Washington Life Magazine
Washington Life Magazine

Around Town
with Donna Shor   

The new ambassador of Morocco, Aziz Mekouar, has held ambassadorial postings to Italy,Portugal and Angola, and speaks six languages. At his nation’s reception at the NationalMuseum of Women in the Arts he greeted guests alongside his (Swedish-born) Italianwife, Maria (who is herself a marquesa).

The Ambassador of Portugal Joao Rocha-Paris and his wife Ana were therebefore leaving for Lisbon for his new post of secretary general of the Ministry ofForeign Affairs.

SEEN: Carole and Climis Lascaris, Mary Byrd, former Secretary of StateAl Haig, Leonard Marks, Alison LaLand, Ron Coopersmith and Anne and GeorgeDoumani. Mr.Doumani is an environmental consultant who wrote "TheFrigid Mistress: Life and Exploration in Antarctica" He describes, after his fiveexpeditions to the South Pole, his mixed emotions of joy at its wonders, and desolationat the cold bleakness that drops as low as 25-40 degrees below zero.

Another guest, Bobbie Scherer, attended with nephew Philip Hetzner,here from Boston to join the international engineering firm KCEM. Bobbie's latehusband, Ray Scherer, NBC's longtime White House correspondent, co-wrotewith journalist/editor Robert Donovan "TV News and American Public Life,"raising early-on what is one of today's hot topics: the impact of TV news on politics,where coverage has not only "changed the course of events and built or destroyed thecareers of public figures,” but also influences the news at the very moment ofreporting it.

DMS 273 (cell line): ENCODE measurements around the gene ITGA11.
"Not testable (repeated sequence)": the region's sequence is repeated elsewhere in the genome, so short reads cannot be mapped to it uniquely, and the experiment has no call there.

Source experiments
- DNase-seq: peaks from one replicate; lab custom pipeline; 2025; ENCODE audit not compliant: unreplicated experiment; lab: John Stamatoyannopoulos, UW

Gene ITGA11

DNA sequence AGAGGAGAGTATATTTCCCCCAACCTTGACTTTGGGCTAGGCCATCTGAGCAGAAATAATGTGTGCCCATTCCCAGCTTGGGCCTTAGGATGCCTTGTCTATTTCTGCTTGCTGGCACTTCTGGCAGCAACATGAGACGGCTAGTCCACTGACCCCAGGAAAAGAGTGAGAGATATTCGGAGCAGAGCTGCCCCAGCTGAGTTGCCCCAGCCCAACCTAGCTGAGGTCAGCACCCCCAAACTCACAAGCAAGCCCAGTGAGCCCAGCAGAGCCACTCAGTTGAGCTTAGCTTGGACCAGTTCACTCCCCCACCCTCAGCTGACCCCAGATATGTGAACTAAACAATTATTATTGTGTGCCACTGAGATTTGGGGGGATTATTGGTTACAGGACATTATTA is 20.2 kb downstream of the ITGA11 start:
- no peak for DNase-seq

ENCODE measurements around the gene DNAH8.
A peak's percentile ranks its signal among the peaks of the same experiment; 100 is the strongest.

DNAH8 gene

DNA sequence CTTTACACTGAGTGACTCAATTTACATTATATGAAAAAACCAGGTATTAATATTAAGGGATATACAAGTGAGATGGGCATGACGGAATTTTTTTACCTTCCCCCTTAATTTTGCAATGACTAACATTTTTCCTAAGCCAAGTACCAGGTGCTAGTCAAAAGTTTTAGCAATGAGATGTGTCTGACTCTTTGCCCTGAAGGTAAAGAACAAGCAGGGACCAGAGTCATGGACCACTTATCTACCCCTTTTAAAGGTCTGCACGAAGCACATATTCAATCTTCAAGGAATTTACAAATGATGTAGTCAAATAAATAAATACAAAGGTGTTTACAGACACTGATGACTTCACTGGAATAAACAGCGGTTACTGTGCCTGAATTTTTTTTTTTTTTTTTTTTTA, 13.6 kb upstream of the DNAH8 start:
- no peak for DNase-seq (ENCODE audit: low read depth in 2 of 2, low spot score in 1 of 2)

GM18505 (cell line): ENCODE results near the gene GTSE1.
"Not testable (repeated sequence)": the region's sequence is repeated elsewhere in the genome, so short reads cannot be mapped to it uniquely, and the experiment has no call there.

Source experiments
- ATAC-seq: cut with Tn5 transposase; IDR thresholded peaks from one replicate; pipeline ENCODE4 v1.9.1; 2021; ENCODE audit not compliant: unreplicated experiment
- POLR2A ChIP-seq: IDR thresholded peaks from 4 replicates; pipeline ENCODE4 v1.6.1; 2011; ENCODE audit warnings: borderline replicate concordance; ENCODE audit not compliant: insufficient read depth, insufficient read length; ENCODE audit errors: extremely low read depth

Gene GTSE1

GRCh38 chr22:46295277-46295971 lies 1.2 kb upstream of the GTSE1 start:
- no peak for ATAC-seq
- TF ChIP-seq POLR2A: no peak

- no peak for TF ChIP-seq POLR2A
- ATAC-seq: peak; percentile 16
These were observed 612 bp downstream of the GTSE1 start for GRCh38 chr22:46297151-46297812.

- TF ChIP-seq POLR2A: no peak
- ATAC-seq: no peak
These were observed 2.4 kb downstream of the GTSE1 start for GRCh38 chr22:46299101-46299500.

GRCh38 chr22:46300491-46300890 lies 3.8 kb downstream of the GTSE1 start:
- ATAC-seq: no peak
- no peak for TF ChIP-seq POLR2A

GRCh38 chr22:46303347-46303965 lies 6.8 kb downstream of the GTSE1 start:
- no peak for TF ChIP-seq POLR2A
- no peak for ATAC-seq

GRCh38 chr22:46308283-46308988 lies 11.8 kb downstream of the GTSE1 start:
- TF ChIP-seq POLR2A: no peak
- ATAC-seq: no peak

LOVE IS IN THE AIR: Senator Kit Bond of Missouri and Linda Pell married inAugust, now Penne Korth and Andrew Peacock are planning a Septemberwedding. He was formerly posted here as the Australian ambassador, and Penne hasserved as ambassador to Mauritius, and as the co-chairman of President GeorgeH.W. Bush’s 1989 inauguration. They will be based in Sydney, Australia, buthappily, will be in and out of Washington in their travels so we aren’t losing Penneforever.